A canal lock connects two bodies of water at different elevations by creating a water elevator of sorts. The water inside the lock can be raised and lowered independently, allowing ships to make the transition between elevations without the danger of traveling down rapids or the difficulty of steaming uphill.
To raise a ship, the water in the lock is lowered to match the water in the lower canal. The ship moves from the canal into the lock, where a set of doors seals it off from the lower canal. Sluice gates in the other end of the lock are opened, allowing water to flow down from above and raising the water level. When the water levels are equalized, the doors in the far end open, allowing the ship to move out into the upper canal. The process is simply reversed for ships traveling into a lower canal.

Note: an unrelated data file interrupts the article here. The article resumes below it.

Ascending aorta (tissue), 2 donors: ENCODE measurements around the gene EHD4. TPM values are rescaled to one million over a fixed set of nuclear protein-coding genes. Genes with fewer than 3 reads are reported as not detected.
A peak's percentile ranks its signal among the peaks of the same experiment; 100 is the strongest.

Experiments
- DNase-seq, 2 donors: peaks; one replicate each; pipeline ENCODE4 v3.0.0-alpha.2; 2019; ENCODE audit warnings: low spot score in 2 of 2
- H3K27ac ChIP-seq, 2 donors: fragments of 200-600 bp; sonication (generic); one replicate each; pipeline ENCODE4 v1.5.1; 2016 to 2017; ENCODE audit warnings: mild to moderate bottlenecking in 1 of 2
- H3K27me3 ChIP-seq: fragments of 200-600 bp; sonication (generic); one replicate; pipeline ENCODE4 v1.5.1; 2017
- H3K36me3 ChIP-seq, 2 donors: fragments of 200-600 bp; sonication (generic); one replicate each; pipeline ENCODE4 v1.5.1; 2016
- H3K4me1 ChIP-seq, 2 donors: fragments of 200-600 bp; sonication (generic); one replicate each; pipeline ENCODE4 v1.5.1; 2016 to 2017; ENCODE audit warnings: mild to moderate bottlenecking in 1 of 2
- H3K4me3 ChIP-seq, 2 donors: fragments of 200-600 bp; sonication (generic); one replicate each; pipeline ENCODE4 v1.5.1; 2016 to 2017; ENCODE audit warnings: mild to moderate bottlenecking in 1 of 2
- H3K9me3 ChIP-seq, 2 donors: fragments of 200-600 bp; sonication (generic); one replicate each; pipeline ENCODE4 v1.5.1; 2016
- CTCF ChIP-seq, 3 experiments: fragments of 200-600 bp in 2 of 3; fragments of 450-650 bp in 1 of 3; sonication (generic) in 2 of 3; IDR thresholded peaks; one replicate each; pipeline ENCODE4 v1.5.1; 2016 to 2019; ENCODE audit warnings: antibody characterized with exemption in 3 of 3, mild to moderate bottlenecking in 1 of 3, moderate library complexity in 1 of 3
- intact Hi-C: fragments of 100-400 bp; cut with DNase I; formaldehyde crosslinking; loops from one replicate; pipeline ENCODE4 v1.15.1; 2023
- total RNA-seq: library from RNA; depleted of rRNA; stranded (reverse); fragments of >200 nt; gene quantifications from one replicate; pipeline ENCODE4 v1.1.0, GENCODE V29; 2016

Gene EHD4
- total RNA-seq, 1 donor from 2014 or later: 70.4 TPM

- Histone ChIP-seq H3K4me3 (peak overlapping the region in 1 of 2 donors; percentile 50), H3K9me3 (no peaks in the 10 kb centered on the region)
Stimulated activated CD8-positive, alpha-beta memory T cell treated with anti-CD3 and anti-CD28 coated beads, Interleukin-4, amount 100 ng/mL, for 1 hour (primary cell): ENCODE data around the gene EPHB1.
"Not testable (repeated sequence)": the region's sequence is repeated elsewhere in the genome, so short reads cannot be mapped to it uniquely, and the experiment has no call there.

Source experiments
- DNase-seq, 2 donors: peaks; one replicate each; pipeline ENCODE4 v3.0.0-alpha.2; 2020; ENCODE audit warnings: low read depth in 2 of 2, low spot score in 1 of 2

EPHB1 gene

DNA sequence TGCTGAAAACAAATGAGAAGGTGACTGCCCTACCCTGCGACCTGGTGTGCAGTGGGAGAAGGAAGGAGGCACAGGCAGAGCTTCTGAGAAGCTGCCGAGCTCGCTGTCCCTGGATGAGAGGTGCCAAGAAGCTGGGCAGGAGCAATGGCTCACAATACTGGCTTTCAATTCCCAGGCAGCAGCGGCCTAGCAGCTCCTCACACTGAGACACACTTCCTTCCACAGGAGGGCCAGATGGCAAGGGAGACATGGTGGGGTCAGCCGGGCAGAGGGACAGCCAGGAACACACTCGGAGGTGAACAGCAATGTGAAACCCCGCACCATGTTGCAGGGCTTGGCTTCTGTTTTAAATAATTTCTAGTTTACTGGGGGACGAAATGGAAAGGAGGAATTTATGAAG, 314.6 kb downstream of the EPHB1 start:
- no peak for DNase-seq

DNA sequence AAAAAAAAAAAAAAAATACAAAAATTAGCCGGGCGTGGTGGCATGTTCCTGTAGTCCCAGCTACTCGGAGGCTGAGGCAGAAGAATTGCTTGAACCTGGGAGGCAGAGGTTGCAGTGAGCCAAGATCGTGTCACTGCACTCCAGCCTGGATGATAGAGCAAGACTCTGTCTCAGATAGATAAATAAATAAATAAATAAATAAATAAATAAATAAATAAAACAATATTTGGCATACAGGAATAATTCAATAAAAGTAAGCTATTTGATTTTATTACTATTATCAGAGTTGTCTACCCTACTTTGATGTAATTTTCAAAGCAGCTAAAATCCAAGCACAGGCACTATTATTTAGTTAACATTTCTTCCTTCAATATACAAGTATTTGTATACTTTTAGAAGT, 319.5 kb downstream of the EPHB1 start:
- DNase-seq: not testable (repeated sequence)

Canals are vital for allowing waterways to follow the terrain rather than having to cut through it. The Panama Canal has three sets of locks, requiring a ship to be raised three times and lowered three times to make the journey from one ocean to the other. The Erie canal, on the other hand, has 57 locks that raise ships a total of 566 feet from one end of the canal to the other.